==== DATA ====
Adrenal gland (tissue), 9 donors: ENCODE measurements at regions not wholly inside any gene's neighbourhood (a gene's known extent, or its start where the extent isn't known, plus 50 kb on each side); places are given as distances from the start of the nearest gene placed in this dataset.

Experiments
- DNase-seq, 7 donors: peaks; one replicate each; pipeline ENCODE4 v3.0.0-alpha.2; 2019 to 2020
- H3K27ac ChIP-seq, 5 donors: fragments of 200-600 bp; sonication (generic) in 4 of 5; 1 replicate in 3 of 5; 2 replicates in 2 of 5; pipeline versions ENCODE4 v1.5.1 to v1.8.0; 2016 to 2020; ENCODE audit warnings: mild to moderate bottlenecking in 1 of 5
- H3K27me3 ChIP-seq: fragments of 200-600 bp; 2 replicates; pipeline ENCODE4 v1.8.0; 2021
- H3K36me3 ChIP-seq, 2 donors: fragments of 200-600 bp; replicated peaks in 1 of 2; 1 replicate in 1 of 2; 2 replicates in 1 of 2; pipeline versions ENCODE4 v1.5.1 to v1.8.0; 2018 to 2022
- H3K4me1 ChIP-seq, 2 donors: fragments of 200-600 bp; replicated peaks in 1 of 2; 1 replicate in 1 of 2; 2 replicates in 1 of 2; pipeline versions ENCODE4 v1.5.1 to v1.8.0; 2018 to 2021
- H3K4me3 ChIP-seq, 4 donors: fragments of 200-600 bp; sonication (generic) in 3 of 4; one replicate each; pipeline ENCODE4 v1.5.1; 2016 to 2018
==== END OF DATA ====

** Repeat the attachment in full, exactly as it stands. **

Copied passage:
Adrenal gland (tissue), 9 donors: ENCODE measurements at regions not wholly inside any gene's neighbourhood (a gene's known extent, or its start where the extent isn't known, plus 50 kb on each side); places are given as distances from the start of the nearest gene placed in this dataset.

Experiments
- DNase-seq, 7 donors: peaks; one replicate each; pipeline ENCODE4 v3.0.0-alpha.2; 2019 to 2020
- H3K27ac ChIP-seq, 5 donors: fragments of 200-600 bp; sonication (generic) in 4 of 5; 1 replicate in 3 of 5; 2 replicates in 2 of 5; pipeline versions ENCODE4 v1.5.1 to v1.8.0; 2016 to 2020; ENCODE audit warnings: mild to moderate bottlenecking in 1 of 5
- H3K27me3 ChIP-seq: fragments of 200-600 bp; 2 replicates; pipeline ENCODE4 v1.8.0; 2021
- H3K36me3 ChIP-seq, 2 donors: fragments of 200-600 bp; replicated peaks in 1 of 2; 1 replicate in 1 of 2; 2 replicates in 1 of 2; pipeline versions ENCODE4 v1.5.1 to v1.8.0; 2018 to 2022
- H3K4me1 ChIP-seq, 2 donors: fragments of 200-600 bp; replicated peaks in 1 of 2; 1 replicate in 1 of 2; 2 replicates in 1 of 2; pipeline versions ENCODE4 v1.5.1 to v1.8.0; 2018 to 2021
- H3K4me3 ChIP-seq, 4 donors: fragments of 200-600 bp; sonication (generic) in 3 of 4; one replicate each; pipeline ENCODE4 v1.5.1; 2016 to 2018